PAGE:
Ellora & Ajanta Temples

Visiting the UNESCO World Heritage sites of Ellora and Ajanta were one of the highlights of my 2006 trip to India. These Temple Caves were originally built as temples and monasteries and were meticulously carved into the basalt rock formations of the Deccan Plateau by Hindu, Buddist and Jain monks. The highlight of these temples is Cave 16 at Ellora – also known as the Kailasa Temple – which is the largest single monolithic excavation in the world. It was carved from the top down from one solid piece of rock and is shaped like a chariot, dedicated to Shiva.

They are still a little bit unknown to most travelers, as India has many beautiful attractions that steal the spotlight. The caves are located north of Aurangabad, carved into the basalt rock that was formed millions of years ago during a volcanic eruption. It is one of the most important historical sites in the area. Maharashtra Province is India’s 3rd largest by size and 2nd most populous with 112 million people living here. The state is home to Mumbai (Bombay) which is a cultural capital of India, home to Bollywood and many great historical buildings that make it easy to learn about the long and varied history of the country.

The best place to begin exploring the temple caves is in Aurangabad, which is about 45-km from Ellora. It is located along an escarpment and stretches over 2-km in length, the caves are built side by side. This site was built primarily during the between the 6th and 11th centuries, and features over 100 caves, and includes 34 that you can visit. What is most impressive about this location is the religious harmony that existed, as there are temples constructed for Hindu, Buddist and Jain monks.

The most impressive of these structures is Cave 16, also known as the Kailasa Temple. It is close to twice the size of the Parthenon in Athens and is carved out of a single rock. There are life-sized carvings of elephants and a 7-meter tall shrine dedicated to Shiva.

The second site is Ajanta, which has a history that dates back over 2000 years, was constructed from the 2nd Century BCE and the 6th Century AD. The biggest difference between Ellora and Ajanta is that the former contains only Buddist monasteries. It is located in a river canyon, which is shaped in a horseshoe, with the temples carved into the 75-meter high rock face.

Ajanta was re-discovered in 1819 when John Smith, leading a British Hunting party in search of Tigers, cut through the jungle to discover it by accident. Ajanta is located just over 100-km from Aurangabad (or 60-km south of Jalgaon), we traveled here by bus after visiting Ellora. The two sites are protected by the Archaeological Survey of India and are both classified as UNESCO World Heritage Sites.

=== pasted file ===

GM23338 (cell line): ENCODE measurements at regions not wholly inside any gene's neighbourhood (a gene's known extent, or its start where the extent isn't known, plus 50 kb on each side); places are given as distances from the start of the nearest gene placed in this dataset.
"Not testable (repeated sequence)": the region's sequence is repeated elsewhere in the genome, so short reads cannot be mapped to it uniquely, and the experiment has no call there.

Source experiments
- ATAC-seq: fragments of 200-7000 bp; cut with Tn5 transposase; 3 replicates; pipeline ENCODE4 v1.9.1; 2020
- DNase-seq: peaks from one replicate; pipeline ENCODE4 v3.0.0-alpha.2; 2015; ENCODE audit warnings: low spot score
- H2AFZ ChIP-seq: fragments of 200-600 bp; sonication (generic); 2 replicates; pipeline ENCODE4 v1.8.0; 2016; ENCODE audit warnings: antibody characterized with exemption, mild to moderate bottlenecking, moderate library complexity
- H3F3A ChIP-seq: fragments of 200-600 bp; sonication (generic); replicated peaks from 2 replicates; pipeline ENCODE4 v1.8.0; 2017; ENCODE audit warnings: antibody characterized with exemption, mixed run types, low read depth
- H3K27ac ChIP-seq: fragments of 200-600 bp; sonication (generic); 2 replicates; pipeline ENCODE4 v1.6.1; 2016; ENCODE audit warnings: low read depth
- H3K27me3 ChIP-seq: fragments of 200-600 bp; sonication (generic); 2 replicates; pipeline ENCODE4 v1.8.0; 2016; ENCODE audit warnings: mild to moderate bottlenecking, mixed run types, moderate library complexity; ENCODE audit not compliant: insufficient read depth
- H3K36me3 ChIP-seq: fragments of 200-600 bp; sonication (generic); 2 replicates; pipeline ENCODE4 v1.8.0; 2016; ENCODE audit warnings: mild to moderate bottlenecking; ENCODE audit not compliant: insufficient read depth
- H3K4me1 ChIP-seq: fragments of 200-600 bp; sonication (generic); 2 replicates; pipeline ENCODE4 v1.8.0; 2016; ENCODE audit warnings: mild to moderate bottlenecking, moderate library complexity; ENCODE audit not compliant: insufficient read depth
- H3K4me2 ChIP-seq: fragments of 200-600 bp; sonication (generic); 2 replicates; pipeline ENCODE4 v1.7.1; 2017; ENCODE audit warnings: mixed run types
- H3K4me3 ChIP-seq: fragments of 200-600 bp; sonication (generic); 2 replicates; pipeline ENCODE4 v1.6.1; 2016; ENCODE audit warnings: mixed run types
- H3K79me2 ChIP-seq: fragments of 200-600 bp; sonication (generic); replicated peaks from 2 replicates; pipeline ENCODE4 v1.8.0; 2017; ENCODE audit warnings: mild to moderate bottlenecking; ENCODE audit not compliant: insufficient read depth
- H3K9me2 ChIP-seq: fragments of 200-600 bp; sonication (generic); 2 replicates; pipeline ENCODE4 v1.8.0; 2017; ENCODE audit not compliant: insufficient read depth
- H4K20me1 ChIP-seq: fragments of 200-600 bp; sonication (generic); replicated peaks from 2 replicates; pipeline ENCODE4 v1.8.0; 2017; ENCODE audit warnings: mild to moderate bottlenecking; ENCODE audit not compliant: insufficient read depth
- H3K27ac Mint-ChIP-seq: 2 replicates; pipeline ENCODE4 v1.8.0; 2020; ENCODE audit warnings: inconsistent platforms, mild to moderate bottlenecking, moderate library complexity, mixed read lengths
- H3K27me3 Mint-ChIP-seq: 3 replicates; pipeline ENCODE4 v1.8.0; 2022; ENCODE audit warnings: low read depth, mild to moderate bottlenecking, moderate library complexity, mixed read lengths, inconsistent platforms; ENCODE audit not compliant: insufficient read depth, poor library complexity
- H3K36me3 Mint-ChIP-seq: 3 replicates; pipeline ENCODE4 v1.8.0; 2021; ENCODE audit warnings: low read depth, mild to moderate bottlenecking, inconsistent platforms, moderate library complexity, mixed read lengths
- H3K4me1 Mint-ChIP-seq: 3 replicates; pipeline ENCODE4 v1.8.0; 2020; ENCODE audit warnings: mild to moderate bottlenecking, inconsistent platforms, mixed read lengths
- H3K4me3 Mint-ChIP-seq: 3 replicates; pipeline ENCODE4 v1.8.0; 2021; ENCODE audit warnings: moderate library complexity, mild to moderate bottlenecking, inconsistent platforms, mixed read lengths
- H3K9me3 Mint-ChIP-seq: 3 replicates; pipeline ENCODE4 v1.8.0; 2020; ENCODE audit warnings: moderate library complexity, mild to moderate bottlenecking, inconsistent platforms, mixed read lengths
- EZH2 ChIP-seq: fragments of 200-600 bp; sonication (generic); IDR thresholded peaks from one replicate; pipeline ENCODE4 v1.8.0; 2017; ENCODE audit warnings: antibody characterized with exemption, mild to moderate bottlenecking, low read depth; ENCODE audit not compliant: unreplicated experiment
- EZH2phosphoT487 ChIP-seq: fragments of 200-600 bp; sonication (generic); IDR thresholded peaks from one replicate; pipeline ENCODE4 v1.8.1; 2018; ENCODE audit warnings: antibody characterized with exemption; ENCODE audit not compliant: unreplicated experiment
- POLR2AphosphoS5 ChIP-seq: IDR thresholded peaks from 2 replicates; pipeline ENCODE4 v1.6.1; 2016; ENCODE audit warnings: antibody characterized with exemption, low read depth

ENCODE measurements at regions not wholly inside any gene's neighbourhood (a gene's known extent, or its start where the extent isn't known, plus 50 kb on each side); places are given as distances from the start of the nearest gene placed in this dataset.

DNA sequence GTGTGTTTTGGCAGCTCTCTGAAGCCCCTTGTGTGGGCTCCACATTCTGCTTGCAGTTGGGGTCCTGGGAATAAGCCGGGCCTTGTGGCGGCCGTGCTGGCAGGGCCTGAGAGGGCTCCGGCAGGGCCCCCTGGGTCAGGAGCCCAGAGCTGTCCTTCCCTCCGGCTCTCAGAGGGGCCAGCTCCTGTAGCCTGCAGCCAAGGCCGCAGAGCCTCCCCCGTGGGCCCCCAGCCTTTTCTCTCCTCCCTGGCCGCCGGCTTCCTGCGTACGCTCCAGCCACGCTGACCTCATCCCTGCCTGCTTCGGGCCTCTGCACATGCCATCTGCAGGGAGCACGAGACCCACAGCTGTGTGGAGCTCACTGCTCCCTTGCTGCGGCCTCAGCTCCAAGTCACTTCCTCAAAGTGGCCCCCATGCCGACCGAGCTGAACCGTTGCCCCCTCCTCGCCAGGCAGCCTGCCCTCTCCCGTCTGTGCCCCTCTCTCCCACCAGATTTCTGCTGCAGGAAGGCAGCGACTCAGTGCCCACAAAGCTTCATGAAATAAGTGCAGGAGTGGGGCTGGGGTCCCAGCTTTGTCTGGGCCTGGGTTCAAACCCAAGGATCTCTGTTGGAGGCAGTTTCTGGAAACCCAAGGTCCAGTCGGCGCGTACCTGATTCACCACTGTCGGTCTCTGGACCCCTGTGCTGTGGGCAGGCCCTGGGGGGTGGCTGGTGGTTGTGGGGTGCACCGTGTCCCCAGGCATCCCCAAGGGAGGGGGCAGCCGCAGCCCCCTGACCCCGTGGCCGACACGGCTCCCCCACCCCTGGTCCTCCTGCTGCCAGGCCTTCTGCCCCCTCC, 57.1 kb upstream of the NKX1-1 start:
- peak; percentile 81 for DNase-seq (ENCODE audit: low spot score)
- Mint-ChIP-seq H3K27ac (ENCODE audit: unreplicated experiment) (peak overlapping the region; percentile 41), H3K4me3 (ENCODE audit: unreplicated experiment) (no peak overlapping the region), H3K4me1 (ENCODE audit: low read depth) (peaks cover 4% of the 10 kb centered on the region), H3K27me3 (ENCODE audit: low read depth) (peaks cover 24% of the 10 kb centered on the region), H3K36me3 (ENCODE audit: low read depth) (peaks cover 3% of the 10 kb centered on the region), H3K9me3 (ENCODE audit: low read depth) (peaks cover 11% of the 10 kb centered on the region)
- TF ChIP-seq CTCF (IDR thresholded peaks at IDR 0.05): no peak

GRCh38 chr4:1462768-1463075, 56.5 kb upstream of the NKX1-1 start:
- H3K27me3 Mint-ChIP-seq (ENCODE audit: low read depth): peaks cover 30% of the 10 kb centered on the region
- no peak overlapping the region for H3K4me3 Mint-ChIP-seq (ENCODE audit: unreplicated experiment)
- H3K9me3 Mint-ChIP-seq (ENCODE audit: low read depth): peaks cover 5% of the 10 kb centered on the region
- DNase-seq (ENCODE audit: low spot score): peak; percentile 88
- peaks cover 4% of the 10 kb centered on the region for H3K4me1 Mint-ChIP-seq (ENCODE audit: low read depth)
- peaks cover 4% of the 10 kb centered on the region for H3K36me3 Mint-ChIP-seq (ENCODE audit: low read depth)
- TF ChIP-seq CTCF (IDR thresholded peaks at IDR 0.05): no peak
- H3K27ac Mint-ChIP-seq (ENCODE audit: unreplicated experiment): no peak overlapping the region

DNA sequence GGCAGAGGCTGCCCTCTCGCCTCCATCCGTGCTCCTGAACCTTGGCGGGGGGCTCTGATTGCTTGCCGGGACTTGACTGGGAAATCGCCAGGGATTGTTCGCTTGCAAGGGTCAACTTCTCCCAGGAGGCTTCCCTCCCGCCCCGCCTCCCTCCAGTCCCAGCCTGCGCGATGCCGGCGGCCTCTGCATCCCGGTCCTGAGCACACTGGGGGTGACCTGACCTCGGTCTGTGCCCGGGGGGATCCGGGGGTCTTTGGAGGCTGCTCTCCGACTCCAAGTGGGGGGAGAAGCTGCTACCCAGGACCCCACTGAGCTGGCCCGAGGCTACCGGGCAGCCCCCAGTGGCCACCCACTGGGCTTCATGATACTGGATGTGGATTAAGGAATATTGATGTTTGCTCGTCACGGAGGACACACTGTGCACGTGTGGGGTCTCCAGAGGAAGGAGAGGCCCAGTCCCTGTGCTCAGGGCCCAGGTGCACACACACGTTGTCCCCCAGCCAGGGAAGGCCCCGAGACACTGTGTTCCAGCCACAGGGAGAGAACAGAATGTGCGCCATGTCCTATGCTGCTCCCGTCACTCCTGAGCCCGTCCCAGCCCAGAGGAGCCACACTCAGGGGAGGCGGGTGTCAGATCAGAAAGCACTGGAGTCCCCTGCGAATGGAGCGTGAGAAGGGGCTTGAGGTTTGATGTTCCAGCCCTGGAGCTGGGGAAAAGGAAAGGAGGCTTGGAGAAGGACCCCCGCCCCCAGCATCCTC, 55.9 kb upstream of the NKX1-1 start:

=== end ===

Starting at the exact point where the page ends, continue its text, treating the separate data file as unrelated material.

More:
Travel in India is always a little bit challenging. Trying to coordinate trains and buses to reach your destination isn’t always easy, but the reward is always worth it. A trip to both the Ellora and Ajanta Temples will be worth any amount of effort to get there and will end up being one of your favourite destinations in India.

Ellora Temples:

 

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Kailasa Temple. 2006.

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Ellora Waterfall, as viewed from Cave 29. 2006.

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Kailasa Temple. 2006.

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Carved Temples. 2006.

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Ellora Temples. 2006.

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Shadows. 2006.

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Kailasa Temple. 2006.

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Ellora Temples. 2006.

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Kailasa Temple. 2006.

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Kailasa Temple. 2006.

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Waterfall. 2006.

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Kailasa Temple. 2006.

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Ellora Temples. 2006.

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Ellora Temple. 2006.

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Massive Elephant Statue. 2006.

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Carved Temples. 2006.

 

Ajanta Temples:

 

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Temples carved into the Cliffs. 2006.

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Buddist Carvings. 2006.

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Waterfall. 2006.

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Buddist Carvings. 2006.

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Temple Entrance. 2006.

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Temples carved into the cliffs. 2006.

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Monkeys. 2006.

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Carved Temples. 2006.

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The River Canyon. 2006.

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Buddist Carvings. 2006.

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Temple Entrance. 2006.

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Buddist Carvings. 2006.

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